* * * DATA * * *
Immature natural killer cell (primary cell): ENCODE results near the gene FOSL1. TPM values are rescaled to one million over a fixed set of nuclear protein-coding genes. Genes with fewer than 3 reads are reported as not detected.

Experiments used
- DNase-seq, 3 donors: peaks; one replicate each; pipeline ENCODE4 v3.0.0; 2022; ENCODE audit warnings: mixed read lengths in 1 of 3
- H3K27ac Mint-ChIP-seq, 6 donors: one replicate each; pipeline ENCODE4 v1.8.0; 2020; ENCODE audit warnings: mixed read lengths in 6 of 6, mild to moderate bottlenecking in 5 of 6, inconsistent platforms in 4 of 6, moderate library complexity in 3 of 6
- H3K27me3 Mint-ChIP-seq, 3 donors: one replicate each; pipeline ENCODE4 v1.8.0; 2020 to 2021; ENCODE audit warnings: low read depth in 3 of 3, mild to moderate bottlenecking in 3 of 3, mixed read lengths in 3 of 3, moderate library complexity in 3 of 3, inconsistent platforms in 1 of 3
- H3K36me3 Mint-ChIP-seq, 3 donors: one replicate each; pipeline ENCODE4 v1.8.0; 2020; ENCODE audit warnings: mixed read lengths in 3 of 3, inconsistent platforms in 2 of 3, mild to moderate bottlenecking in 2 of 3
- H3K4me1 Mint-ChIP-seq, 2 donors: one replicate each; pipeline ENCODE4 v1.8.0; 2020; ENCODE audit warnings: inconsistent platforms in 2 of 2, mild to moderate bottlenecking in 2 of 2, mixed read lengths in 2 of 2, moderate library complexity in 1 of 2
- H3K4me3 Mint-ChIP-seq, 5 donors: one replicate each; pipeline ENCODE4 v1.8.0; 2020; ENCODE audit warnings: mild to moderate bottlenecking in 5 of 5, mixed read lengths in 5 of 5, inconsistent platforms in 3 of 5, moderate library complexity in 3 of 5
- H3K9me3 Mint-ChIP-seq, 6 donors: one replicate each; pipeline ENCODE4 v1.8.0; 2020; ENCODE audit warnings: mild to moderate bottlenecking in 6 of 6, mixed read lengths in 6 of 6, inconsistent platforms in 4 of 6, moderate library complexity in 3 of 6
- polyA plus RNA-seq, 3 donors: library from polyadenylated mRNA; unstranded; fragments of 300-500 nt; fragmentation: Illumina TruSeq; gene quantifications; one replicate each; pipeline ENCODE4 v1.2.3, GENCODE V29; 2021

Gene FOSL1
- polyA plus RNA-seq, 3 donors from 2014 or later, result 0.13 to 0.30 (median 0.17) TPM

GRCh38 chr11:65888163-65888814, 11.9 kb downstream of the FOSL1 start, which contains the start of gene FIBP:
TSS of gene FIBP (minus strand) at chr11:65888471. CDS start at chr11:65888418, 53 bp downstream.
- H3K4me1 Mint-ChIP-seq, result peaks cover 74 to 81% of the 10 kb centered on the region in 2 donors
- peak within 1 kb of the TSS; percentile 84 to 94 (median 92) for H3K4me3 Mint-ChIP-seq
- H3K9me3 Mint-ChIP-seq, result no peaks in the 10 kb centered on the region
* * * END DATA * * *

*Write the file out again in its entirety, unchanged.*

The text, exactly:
Immature natural killer cell (primary cell): ENCODE results near the gene FOSL1. TPM values are rescaled to one million over a fixed set of nuclear protein-coding genes. Genes with fewer than 3 reads are reported as not detected.

Experiments used
- DNase-seq, 3 donors: peaks; one replicate each; pipeline ENCODE4 v3.0.0; 2022; ENCODE audit warnings: mixed read lengths in 1 of 3
- H3K27ac Mint-ChIP-seq, 6 donors: one replicate each; pipeline ENCODE4 v1.8.0; 2020; ENCODE audit warnings: mixed read lengths in 6 of 6, mild to moderate bottlenecking in 5 of 6, inconsistent platforms in 4 of 6, moderate library complexity in 3 of 6
- H3K27me3 Mint-ChIP-seq, 3 donors: one replicate each; pipeline ENCODE4 v1.8.0; 2020 to 2021; ENCODE audit warnings: low read depth in 3 of 3, mild to moderate bottlenecking in 3 of 3, mixed read lengths in 3 of 3, moderate library complexity in 3 of 3, inconsistent platforms in 1 of 3
- H3K36me3 Mint-ChIP-seq, 3 donors: one replicate each; pipeline ENCODE4 v1.8.0; 2020; ENCODE audit warnings: mixed read lengths in 3 of 3, inconsistent platforms in 2 of 3, mild to moderate bottlenecking in 2 of 3
- H3K4me1 Mint-ChIP-seq, 2 donors: one replicate each; pipeline ENCODE4 v1.8.0; 2020; ENCODE audit warnings: inconsistent platforms in 2 of 2, mild to moderate bottlenecking in 2 of 2, mixed read lengths in 2 of 2, moderate library complexity in 1 of 2
- H3K4me3 Mint-ChIP-seq, 5 donors: one replicate each; pipeline ENCODE4 v1.8.0; 2020; ENCODE audit warnings: mild to moderate bottlenecking in 5 of 5, mixed read lengths in 5 of 5, inconsistent platforms in 3 of 5, moderate library complexity in 3 of 5
- H3K9me3 Mint-ChIP-seq, 6 donors: one replicate each; pipeline ENCODE4 v1.8.0; 2020; ENCODE audit warnings: mild to moderate bottlenecking in 6 of 6, mixed read lengths in 6 of 6, inconsistent platforms in 4 of 6, moderate library complexity in 3 of 6
- polyA plus RNA-seq, 3 donors: library from polyadenylated mRNA; unstranded; fragments of 300-500 nt; fragmentation: Illumina TruSeq; gene quantifications; one replicate each; pipeline ENCODE4 v1.2.3, GENCODE V29; 2021

Gene FOSL1
- polyA plus RNA-seq, 3 donors from 2014 or later, result 0.13 to 0.30 (median 0.17) TPM

GRCh38 chr11:65888163-65888814, 11.9 kb downstream of the FOSL1 start, which contains the start of gene FIBP:
TSS of gene FIBP (minus strand) at chr11:65888471. CDS start at chr11:65888418, 53 bp downstream.
- H3K4me1 Mint-ChIP-seq, result peaks cover 74 to 81% of the 10 kb centered on the region in 2 donors
- peak within 1 kb of the TSS; percentile 84 to 94 (median 92) for H3K4me3 Mint-ChIP-seq
- H3K9me3 Mint-ChIP-seq, result no peaks in the 10 kb centered on the region